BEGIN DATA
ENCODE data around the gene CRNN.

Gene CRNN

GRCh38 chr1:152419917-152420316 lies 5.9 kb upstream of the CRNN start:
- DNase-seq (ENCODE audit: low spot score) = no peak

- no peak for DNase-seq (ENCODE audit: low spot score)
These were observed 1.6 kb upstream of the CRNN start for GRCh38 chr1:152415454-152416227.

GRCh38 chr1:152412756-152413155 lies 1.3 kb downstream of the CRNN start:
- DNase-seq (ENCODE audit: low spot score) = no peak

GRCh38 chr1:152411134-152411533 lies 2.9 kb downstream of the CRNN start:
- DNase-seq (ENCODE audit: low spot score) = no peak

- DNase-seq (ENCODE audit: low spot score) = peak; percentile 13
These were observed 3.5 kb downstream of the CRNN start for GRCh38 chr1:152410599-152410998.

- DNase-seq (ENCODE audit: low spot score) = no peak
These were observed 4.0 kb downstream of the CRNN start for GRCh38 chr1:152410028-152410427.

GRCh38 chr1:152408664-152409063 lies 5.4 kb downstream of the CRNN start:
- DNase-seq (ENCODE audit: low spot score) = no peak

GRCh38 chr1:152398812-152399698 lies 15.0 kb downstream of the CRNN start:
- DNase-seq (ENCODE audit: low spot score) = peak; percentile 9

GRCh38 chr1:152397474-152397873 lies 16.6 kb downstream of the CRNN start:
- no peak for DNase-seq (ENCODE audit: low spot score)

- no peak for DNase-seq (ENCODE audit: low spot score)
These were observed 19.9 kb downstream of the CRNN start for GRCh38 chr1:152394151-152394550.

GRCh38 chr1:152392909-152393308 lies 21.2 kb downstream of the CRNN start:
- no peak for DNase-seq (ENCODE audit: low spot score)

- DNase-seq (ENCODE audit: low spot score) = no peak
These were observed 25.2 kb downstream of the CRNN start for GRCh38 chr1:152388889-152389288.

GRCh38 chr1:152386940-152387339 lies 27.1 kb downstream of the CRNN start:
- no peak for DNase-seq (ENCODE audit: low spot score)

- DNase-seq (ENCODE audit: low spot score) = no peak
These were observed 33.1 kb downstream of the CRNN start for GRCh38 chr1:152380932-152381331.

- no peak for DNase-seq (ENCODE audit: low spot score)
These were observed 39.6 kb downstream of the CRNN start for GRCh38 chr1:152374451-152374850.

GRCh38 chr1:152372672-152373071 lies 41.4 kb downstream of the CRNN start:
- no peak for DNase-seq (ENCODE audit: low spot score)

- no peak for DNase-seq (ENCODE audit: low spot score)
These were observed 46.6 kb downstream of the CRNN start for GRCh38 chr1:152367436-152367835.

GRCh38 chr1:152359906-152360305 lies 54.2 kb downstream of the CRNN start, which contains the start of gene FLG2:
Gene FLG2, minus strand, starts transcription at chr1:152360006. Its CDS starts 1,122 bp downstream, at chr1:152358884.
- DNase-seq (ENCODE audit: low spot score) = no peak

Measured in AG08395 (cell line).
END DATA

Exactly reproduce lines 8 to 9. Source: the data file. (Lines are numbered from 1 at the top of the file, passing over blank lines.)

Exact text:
- DNase-seq (ENCODE audit: low spot score) = no peak

GRCh38 chr1:152411134-152411533 lies 2.9 kb downstream of the CRNN start: